The Diagnostic and Statistical Manual of Mental Disorders, Fourth Edition, Text Revision (DSM-IV-TR), from which the symptom list below is taken directly, requires the presence of at least 6 of the below symptoms and at least 1 item from each of the 3 symptom groupings. In addition, at least 2 symptoms must come from the social impairment group of symptoms. Delays or abnormal functioning as depicted in any one of the symptom groups must be present by age 3 years. This means that patients with autism have impairments in social interactions, in communication, and in patterns of behavior.
(Group 1) Qualitative impairment in social interaction, as manifested by at least 2 of the following:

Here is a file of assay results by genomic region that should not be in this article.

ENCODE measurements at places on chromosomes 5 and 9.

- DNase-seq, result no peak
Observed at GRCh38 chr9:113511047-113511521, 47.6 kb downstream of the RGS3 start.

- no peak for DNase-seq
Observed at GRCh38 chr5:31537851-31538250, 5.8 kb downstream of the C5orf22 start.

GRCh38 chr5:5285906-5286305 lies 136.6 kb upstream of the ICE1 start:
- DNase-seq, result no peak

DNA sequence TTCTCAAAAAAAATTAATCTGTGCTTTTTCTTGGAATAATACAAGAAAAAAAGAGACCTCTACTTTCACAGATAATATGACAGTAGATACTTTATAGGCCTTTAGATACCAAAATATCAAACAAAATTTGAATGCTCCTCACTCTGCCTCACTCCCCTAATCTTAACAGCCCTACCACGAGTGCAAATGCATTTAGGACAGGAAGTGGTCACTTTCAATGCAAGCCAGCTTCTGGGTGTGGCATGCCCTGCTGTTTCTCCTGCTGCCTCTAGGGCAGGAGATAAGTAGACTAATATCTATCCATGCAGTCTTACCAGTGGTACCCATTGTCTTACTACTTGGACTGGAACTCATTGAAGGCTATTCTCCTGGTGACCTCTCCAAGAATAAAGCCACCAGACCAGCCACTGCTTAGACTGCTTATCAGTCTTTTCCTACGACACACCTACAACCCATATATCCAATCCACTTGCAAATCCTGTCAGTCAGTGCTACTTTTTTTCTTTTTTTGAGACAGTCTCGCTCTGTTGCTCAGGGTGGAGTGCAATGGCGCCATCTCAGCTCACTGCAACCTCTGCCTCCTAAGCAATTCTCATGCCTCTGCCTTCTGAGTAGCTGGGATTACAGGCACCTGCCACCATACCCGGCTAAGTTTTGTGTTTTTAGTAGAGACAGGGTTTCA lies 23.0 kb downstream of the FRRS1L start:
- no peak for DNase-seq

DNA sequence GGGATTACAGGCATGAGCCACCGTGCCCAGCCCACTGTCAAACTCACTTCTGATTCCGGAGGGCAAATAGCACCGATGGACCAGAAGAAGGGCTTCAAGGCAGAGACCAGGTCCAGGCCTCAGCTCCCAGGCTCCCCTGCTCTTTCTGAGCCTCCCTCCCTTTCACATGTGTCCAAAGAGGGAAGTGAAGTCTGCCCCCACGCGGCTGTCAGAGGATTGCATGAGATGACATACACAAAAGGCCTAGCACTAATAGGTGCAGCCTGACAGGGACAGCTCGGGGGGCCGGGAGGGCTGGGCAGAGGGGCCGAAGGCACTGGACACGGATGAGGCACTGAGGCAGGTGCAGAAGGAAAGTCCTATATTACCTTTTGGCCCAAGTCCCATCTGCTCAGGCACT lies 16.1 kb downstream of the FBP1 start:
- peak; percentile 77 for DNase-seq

Marked impairment in the use of multiple nonverbal behaviors such as eye-to-eye gaze, facial expression, body postures, and gestures to regulate social interaction
Failure to develop peer relationships appropriate to developmental level
A lack of spontaneous seeking to share enjoyment, interests, or achievements with other people (eg, by a lack of showing, bringing, or pointing out objects of interests)
Lack of social or emotional reciprocity
(Group 2) Qualitative impairments in communication as manifested by at least 1 of the following:
Delay in, or total lack of, development of spoken language (not accompanied by an attempt to compensate through alternative modes of communication such as gestures or mime)
In individuals with adequate speech, marked impairment in the ability to initiate or sustain conversation with others